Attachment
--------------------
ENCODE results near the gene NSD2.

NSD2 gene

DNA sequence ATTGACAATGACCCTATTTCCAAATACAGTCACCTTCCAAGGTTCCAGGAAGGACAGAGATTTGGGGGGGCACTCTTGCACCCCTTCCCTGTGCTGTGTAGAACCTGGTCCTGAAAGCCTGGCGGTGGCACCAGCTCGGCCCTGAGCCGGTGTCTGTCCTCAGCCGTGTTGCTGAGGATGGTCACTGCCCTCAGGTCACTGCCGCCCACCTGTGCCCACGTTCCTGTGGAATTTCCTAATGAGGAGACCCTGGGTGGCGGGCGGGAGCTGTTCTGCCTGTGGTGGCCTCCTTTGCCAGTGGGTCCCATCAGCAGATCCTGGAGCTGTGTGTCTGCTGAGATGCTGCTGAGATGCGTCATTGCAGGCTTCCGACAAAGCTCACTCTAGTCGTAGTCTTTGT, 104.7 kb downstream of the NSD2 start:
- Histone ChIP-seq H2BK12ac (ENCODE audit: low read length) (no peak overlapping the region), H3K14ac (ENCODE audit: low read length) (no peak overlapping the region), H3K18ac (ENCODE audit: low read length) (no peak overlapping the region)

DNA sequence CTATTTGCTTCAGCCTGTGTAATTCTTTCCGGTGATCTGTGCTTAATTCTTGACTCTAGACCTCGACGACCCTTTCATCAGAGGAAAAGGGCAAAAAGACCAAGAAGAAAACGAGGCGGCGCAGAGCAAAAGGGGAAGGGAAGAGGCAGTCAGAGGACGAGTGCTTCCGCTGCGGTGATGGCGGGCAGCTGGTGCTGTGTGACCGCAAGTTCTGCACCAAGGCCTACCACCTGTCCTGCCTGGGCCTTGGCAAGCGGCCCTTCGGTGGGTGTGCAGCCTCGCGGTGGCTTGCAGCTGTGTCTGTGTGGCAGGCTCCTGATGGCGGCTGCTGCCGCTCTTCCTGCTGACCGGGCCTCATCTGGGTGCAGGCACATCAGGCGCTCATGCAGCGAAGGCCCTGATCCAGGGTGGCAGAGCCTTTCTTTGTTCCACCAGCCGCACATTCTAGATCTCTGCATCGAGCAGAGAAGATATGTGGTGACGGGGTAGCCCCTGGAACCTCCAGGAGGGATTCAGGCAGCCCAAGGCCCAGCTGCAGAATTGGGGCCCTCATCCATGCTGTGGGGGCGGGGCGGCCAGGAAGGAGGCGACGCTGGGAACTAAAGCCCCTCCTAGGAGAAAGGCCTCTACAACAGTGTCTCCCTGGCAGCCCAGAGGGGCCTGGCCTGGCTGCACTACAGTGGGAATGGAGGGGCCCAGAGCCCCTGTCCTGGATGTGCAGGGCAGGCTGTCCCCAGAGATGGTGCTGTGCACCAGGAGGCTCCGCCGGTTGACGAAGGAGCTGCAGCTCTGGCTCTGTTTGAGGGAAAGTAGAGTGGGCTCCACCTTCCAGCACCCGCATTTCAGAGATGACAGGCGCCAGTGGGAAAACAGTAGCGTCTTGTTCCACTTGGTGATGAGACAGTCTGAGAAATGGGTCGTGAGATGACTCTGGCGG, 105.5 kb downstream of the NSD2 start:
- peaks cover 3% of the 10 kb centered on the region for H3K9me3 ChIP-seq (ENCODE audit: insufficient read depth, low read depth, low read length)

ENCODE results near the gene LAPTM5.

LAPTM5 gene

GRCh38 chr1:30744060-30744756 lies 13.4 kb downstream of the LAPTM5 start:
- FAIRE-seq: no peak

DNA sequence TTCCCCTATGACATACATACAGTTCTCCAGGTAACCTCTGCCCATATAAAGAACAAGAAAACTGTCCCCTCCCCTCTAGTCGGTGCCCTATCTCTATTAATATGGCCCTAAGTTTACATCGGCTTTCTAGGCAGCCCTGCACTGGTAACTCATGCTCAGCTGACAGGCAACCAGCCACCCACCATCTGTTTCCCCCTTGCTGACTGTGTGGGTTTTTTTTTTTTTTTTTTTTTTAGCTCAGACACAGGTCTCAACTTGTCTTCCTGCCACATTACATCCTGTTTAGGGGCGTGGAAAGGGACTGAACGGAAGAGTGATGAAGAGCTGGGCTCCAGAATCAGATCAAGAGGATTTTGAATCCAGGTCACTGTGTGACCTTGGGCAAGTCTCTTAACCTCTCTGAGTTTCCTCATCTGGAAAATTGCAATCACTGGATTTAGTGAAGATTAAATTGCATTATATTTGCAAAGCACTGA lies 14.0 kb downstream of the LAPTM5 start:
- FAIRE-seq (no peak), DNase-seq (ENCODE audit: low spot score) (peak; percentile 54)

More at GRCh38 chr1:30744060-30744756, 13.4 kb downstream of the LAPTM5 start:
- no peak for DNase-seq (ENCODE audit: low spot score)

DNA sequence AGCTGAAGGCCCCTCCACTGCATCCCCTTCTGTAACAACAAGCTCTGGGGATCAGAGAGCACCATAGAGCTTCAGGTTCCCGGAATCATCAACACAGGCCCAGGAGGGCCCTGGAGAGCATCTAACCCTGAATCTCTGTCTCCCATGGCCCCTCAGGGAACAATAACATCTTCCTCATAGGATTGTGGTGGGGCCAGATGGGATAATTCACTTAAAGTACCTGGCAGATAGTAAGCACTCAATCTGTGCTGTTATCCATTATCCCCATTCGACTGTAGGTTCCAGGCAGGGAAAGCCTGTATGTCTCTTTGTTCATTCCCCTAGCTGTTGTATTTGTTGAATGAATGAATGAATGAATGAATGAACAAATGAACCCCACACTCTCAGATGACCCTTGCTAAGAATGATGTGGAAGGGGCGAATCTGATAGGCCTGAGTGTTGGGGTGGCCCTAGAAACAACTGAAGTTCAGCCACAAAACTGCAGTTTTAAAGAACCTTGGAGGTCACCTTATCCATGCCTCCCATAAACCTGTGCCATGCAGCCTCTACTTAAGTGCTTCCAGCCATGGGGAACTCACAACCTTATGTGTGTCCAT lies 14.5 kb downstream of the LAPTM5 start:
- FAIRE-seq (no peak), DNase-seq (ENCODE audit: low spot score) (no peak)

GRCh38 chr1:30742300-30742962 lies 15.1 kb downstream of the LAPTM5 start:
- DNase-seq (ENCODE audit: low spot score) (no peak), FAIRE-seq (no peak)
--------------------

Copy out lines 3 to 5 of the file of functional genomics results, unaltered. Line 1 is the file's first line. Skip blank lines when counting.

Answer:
DNA sequence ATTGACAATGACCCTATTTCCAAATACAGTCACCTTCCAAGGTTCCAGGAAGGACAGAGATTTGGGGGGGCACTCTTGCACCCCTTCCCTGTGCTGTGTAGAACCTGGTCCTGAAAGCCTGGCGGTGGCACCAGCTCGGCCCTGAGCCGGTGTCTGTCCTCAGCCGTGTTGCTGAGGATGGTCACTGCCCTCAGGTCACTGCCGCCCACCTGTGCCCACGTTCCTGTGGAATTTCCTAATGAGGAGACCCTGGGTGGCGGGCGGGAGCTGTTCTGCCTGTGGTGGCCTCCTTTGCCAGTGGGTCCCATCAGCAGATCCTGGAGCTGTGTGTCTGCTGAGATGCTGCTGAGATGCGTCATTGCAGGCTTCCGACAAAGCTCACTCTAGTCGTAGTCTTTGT, 104.7 kb downstream of the NSD2 start:
- Histone ChIP-seq H2BK12ac (ENCODE audit: low read length) (no peak overlapping the region), H3K14ac (ENCODE audit: low read length) (no peak overlapping the region), H3K18ac (ENCODE audit: low read length) (no peak overlapping the region)

DNA sequence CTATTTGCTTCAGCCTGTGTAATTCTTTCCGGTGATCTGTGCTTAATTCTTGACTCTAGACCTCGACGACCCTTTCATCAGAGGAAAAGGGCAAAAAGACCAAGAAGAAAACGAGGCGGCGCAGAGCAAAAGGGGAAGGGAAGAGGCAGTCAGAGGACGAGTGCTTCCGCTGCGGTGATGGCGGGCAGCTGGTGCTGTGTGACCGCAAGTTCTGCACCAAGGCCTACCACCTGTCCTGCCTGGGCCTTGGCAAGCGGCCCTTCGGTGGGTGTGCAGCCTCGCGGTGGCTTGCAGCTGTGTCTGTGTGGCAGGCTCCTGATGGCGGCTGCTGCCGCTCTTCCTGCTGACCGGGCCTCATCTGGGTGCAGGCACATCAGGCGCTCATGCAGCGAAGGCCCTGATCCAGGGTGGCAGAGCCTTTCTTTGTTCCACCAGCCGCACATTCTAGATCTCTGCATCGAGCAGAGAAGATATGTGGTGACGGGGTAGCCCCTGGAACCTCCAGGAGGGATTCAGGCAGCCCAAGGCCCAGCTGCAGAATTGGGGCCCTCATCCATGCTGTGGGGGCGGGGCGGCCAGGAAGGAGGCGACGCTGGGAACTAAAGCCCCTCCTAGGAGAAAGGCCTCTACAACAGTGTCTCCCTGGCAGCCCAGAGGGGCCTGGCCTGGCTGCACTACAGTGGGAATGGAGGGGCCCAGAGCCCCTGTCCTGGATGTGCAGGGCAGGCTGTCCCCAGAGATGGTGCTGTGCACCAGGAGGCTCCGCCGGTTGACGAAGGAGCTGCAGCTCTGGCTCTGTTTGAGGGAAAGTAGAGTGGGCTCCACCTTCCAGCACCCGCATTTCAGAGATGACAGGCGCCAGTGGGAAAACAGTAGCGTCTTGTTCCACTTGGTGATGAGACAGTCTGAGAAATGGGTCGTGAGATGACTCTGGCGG, 105.5 kb downstream of the NSD2 start: